• allen

    Fuji apple infused bourbon, atsa my turkey day hoorah. Slice em up and let em sit a day in bourbon. Strain and drink. Hooochie mamma!! Hoooochie mamma!!!

  • Againstthegrain

    I cleaned out my freezers last night to make room for a bulk meat (bison) co-op purchase direct from a ranch. I had bags and bags of frozen roast chicken bones saved, so to make freezer space as well as prepare for our Thanksgiving dinner, the bones are now simmering in two large Dutch ovens on the stove, giving up their goodness to broth as they simmer throughout the day. I am completely with you on the push for homemade bone broth over factory made. Not only is homemade bone broth practically village-idiot-easy, but it’s essentially free if made from saved bone-in cuts, more flavorful, and über-healthful (full of soothing gelatin and bioavailable minerals) compared to the flavored rinse water that is lugged home from the store in aseptic boxes and cans.

    BTW, my favorite item for broth making is an Amco straining ladle but it does suffer from being a bit dribbly when pouring. I’d love to see you come up with an improved version for your Open Sky offerings.

  • v

    I made some roasted poultry stock earlier in the week, then made gravy the night before. This was my first time and I seriously cannot believe how simple it is. Removed so much stress from my early t-day celebration this weekend.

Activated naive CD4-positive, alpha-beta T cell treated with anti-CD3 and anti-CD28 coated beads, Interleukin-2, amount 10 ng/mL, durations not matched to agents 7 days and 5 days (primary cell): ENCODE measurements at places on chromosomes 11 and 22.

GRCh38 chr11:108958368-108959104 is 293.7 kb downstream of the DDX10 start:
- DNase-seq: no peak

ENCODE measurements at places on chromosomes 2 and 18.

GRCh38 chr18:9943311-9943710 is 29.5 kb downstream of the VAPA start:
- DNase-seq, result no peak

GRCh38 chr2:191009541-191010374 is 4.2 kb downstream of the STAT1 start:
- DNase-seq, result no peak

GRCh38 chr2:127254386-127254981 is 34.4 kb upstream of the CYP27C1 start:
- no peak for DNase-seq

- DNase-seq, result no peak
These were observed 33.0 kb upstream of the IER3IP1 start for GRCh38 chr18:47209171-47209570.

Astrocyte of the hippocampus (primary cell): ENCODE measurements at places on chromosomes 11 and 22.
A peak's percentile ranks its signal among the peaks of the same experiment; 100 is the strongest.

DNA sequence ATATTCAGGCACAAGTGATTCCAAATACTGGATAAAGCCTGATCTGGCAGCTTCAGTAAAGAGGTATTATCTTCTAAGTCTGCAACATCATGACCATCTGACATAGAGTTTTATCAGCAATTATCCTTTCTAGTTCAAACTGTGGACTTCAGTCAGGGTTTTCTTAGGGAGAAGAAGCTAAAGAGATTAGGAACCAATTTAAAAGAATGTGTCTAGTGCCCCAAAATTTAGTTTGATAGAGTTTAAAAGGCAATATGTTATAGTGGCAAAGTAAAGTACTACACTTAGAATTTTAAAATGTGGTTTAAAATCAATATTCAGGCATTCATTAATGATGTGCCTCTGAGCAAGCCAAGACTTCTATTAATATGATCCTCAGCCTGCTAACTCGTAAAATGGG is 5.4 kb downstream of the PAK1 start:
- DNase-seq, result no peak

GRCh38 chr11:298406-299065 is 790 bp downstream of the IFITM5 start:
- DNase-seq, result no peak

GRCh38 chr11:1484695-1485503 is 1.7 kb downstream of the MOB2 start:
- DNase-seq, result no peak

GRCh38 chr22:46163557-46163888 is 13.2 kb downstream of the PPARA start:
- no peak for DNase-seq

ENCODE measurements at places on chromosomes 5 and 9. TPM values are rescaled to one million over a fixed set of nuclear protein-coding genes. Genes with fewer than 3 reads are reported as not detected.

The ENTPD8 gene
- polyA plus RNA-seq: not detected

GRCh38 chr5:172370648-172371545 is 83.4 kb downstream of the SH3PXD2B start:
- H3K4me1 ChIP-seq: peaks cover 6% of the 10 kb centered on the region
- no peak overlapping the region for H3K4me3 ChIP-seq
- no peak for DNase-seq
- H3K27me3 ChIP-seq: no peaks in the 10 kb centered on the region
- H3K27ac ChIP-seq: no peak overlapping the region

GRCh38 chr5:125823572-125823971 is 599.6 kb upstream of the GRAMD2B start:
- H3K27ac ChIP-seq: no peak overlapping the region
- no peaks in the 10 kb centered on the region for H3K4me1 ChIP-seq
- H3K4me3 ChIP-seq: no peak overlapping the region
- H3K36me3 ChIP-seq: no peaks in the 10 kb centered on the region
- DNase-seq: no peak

• DiggingDogFarm

    I first learned about a roux from Cajun cook Justin Wilson, way back when I was a young teen.
    I’ve been making gravy (and other appropriate stuff) with a roux ever since.
    I miss Justin and his shows, he was hilarious!


  • Wilma de Soto

    C’mon! Throw the Nasty Turkey Bits, i.e. neck and whatever else is in the cavity bag, into with water salt, pepper onions, sage, thyme, rosemary, Bell’s Poultry Seasoning or whatever one uses to make a flavorful stock and simmer while the bird bakes.

    • Remove bones, etc. and chop whatever parts you wish for the gravy.

    • In a large skillet or Dutch oven, brown some flour and turkey grease from the bottom of the roaster. Stir with a Whisk or a fork until well blended and smooth. Do NOT add broth or stock to lumpy flour and fat. Wait until smooth.

    • Add the hot turkey broth juice in slowly whilst stirring until it thickens. Lower heat.

    • Too thick? Add more stock. Simmer. Too thin, mix a slurry of flour and hot tap water in a bowl with a fork until smooth. Drizzle in whilst stirring with a fork or a whisk. Keep stirring until desired thickness. Simmer. Season well with pepper and salt and/or the seasonings one has used for the broth.

    • At my house tradition dictates “Bell’s Poultry Seasoning” when we make the Turkey Bits Broth and to season the gravy.

    Happy Gravy!

  • JP

    Can Wondra be used in place of the AP flour? Is there less chance of lumps by using the Wondra?

  • Brett

    Thanks Ruhlman. Made your turkey stock and now have the gravy out of the way. Used a little cider vinegar to brighten it up. Absolutely delicious. Happy Thanksgiving!

  • John Box

    Just in time for Thanksgiving. I was taking a look at the turkey recipe and boy, this just brightens my day. Can’t wait to taste your turkey with this gravy.

  • Patricia

    Why do you put vinegar into gravy? I have never heard of this, but notice that a lot of recipes call for it.

  • Theo

    A couple drops of acidity such as vinegar or lemon juice helps brighten the end product and makes it taste better.

  • Jodi

    love, Love, LOVE this! The slow oven-cooked stock is amazing, made The Best Gravy Ever, and we are gravy enthusiasts in this house. Not hard at all, just need to build in the time for the magic to happen. Wowwed them at Thanksgiving, recreating it today as chicken stock/gravy 🙂